I haven’t thought about that, but I see how that could be an issue for Sirius.

      I drive about 4k miles a month, and I put in a car stereo that I use only to stream Sirius, iTunes, audiobooks, and Spotify from my iPhone.

      I suppose if you only listen to Sirius for the music, there isn’t much reason to keep the subscription. But if you listen to their talk channels, then keep the Sirius subscription.

      The other thing is that if you have a normal Sirius subscription with another car receiver, it’s only like $6 a month to keep the streaming/app option.

      1. just shut down my Sirius subscription last week. I find that I am not using it and it breaks up all the time anyway. BT in my cars. Stream MLB.com. Can’t wait for iTunes Radio.

    2. Sirius has a significant amount of exclusive content, so that should help protect it. However, I’m sure it’s being impacted by internet radio and even just iPods in general.

  2. TuneIn app, anyone? Been enjoying it for a while here.

    I value access to music but my interest in owning recorded music is not what it was. Yesterday’s collections, even in digital form, have become today’s clutter. Simplicity is best.

    Tastes change and variety keeps things interesting. I tend to prefer stations that keep their selections fresh and serve up a familiar tune every now and then. Looking forward to trying iTunes Radio.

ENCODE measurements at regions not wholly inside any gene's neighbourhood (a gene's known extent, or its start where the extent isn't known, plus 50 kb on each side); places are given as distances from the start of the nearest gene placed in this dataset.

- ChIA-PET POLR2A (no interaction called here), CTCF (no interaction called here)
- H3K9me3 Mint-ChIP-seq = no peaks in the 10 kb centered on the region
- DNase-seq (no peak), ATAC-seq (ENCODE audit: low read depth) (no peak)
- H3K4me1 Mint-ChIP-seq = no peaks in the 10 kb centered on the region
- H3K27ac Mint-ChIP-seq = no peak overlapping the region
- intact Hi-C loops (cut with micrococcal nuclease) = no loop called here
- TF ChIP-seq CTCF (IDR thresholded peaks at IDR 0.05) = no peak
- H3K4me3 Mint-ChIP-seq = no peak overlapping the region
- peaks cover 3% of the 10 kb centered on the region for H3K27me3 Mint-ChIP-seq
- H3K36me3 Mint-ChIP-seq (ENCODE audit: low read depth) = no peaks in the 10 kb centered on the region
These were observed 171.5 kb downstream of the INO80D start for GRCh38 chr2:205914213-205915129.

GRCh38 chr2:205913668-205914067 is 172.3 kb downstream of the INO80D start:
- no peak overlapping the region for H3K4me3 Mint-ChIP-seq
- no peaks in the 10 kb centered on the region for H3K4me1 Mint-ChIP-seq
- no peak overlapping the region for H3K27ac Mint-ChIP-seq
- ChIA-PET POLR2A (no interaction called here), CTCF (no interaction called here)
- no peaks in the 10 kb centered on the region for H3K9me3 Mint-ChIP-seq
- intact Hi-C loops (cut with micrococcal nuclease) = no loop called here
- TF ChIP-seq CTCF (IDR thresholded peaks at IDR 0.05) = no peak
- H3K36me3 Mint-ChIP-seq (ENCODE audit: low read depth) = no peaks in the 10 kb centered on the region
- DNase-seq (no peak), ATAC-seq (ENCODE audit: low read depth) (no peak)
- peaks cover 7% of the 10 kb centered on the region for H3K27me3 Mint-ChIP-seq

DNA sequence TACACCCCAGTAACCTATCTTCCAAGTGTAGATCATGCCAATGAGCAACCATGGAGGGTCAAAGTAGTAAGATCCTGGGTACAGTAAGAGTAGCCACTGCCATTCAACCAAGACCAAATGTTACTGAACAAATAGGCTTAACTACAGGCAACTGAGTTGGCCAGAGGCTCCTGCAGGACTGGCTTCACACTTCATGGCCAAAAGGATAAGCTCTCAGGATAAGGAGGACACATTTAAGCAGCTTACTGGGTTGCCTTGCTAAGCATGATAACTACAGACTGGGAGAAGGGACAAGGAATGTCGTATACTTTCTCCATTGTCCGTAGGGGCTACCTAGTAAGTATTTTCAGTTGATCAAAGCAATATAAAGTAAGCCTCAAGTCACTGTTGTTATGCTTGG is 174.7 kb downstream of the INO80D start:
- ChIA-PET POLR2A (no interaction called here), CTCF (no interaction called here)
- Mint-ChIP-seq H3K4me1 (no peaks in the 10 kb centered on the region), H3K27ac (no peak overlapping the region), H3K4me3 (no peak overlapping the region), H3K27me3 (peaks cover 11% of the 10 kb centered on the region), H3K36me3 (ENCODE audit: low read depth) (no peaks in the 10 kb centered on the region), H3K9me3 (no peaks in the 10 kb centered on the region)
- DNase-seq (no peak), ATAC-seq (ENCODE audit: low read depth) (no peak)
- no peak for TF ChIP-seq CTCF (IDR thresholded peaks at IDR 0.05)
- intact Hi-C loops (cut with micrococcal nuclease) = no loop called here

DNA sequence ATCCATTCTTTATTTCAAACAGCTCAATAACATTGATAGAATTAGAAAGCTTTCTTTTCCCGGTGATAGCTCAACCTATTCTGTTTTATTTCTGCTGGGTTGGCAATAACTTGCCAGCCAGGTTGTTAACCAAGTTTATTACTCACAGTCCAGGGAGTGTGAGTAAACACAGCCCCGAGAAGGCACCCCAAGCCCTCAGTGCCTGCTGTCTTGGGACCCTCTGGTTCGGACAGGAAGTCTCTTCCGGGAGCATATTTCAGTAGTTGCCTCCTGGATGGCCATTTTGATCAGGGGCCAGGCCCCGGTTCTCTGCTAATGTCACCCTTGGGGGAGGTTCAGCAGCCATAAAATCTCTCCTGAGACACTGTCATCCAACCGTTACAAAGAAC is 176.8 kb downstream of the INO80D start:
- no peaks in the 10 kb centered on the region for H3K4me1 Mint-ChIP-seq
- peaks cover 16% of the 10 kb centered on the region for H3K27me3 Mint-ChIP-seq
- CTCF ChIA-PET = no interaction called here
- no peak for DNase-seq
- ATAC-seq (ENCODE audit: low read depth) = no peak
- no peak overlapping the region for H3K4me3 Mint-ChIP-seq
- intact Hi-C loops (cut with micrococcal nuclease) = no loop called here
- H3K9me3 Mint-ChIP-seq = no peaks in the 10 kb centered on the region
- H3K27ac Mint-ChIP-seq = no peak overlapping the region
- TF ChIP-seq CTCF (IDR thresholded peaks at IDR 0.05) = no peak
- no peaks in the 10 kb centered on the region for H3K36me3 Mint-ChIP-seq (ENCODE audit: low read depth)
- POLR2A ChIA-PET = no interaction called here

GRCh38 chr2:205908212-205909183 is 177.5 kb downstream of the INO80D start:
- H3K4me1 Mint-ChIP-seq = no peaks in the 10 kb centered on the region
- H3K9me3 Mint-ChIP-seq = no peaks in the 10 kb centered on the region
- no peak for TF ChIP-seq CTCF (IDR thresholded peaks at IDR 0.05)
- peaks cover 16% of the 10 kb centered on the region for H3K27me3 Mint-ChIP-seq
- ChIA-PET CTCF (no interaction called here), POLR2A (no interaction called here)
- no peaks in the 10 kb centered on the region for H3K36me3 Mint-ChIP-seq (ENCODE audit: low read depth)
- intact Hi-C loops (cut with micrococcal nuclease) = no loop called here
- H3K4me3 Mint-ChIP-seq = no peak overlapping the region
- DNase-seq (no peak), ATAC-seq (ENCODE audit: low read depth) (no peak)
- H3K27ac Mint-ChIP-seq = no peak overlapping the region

3. If it’s only available to folks with ios7 devices, That’s a subset of those with iTunes. While that subset will grow over time, Pandora is available to EVERYONE, even those with only a computer. My iPod Touch 4gen won’t have access. I’m not buying a new Touch just to see what Apple Radio is. It seems that it is NOT iTunes Radio, it is ios7 radio.

    1. The current iTunes Radio is just a collection of internet radio feeds – local radio stations, band specific feeds like Beatles Radio, etc.

      iRadio is not a collection of internet radio feeds, it’s personalized and customizable. It’s Apple’s version of Pandora. And it will be available on all iDevices running iOS 7, any computer running iTunes (when iTunes is updated for iRadio) as well as AppleTVs (when AppleTV OS is updated for iRadio).

  4. I’ve only been using iTunes Radio for a few days, but so far I am not thrilled. The streaming quality is great, but the song inclusion in stations doesn’t work as well for me as Pandora’s. I know you can “train” it, as in Pandora, by skipping songs or liking them, but I’ve had to do this a lot more in iTunes Radio than in Pandora when creating a new station. Also, after a bit, there seems to be an ad after every song. Finally, I’ve had it play the same song twice in a row a couple of times. I do like the slider that allows you to skew the song selection more towards hits or deep cuts, though I haven’t played with it much.

    1. I’m waiting for the official release. At least give it until then. Commercials are supposed to be every 15 minutes if memory serves. I expect to pony up the $25 to upgrade my collection and give the radio a good test. We just cut out our cable TV and kept just the internet. We’re hoping to have iTunes radio in the living room and spend a lot of time tweaking it.

      Does it do comedy or just music? Lots of comedy albums out there.